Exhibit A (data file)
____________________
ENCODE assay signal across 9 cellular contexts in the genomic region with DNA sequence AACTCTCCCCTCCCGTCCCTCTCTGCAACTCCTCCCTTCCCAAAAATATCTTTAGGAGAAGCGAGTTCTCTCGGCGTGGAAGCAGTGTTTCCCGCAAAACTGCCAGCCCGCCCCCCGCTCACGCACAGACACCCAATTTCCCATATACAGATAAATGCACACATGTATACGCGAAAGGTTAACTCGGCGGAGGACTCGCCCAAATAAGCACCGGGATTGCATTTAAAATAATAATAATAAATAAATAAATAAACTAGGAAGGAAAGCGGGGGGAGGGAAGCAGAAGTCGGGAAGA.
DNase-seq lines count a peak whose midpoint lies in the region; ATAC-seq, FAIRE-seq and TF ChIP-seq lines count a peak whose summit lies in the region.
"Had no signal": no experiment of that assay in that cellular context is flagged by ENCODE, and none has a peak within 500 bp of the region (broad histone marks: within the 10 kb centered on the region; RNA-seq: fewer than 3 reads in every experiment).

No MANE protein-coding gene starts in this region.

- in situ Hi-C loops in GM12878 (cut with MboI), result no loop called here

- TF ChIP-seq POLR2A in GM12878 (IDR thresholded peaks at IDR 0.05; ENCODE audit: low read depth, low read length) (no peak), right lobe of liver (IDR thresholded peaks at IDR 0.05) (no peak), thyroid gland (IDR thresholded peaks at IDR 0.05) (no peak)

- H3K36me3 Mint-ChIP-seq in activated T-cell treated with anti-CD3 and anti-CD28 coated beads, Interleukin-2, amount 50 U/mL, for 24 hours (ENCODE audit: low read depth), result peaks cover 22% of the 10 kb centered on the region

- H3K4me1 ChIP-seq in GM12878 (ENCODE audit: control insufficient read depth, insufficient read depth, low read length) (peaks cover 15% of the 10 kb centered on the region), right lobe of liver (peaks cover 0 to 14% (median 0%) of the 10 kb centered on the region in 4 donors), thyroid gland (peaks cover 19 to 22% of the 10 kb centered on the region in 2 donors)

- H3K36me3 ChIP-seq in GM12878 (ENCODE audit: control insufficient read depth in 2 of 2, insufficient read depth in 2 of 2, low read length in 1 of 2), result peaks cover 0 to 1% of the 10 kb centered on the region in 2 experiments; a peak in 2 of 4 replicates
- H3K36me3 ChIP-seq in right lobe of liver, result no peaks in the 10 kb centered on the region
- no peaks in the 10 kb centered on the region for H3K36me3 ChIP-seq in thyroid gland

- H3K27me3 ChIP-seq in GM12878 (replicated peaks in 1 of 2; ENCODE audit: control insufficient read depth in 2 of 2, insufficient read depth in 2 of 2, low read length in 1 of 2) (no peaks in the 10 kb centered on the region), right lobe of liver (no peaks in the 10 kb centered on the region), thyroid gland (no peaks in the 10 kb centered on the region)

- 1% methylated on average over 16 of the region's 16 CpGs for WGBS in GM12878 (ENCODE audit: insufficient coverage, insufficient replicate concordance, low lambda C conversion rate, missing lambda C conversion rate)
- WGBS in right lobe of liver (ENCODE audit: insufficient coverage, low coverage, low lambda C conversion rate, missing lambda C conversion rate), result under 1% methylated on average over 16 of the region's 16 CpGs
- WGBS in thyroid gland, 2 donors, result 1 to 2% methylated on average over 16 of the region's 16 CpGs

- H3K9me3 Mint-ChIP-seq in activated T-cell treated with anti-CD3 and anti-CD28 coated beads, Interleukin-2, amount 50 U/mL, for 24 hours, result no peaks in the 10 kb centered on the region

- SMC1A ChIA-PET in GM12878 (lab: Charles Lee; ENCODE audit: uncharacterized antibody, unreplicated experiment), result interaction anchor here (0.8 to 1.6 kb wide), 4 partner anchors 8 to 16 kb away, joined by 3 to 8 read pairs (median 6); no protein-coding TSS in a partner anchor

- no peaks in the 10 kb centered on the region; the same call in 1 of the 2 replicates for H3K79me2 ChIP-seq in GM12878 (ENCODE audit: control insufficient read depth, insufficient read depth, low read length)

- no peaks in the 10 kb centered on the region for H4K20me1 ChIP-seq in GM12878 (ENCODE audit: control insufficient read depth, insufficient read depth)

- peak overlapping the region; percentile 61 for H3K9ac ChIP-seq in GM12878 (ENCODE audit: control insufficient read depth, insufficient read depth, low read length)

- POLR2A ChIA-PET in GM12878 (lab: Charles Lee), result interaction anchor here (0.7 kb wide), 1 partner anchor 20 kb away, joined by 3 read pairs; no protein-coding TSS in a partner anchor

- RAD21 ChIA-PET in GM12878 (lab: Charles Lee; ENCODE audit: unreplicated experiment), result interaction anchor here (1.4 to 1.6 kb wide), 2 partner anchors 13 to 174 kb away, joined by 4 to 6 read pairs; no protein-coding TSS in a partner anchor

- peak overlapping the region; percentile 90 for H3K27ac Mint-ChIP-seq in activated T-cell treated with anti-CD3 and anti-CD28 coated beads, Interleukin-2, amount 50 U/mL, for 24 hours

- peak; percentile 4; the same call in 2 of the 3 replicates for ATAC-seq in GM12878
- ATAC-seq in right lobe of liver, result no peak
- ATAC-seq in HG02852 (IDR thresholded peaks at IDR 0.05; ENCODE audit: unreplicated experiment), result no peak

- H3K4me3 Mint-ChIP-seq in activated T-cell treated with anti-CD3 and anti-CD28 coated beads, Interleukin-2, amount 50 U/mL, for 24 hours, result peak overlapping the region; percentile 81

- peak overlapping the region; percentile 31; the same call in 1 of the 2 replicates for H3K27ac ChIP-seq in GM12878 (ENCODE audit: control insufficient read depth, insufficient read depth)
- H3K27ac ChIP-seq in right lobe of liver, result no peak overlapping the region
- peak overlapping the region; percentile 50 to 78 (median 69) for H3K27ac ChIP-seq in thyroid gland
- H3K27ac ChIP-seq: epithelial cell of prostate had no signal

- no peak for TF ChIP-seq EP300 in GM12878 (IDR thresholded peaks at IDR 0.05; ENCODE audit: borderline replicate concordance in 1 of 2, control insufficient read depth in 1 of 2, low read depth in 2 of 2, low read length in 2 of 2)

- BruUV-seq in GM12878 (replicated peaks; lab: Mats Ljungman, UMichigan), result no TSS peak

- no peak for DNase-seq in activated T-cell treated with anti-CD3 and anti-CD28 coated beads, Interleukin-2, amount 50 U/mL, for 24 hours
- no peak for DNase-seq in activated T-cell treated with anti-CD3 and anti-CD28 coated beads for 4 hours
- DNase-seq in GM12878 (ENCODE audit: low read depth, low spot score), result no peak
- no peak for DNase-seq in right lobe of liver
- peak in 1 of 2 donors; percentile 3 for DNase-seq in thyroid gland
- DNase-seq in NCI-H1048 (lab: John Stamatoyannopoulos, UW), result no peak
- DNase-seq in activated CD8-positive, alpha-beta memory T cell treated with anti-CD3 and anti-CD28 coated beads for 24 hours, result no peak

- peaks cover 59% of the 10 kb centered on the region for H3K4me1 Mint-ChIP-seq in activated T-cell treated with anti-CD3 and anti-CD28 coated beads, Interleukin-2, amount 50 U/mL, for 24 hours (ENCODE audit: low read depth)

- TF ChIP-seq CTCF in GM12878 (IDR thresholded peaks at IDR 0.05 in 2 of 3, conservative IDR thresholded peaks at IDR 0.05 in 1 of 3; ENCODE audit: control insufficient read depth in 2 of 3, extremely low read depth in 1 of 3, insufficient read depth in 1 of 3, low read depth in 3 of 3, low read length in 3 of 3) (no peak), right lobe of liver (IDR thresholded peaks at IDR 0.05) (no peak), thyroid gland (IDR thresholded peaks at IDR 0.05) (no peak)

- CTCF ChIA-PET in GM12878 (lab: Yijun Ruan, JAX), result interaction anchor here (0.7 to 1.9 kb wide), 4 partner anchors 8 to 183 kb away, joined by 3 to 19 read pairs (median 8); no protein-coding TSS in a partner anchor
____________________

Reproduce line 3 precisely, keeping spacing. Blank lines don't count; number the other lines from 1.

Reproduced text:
"Had no signal": no experiment of that assay in that cellular context is flagged by ENCODE, and none has a peak within 500 bp of the region (broad histone marks: within the 10 kb centered on the region; RNA-seq: fewer than 3 reads in every experiment).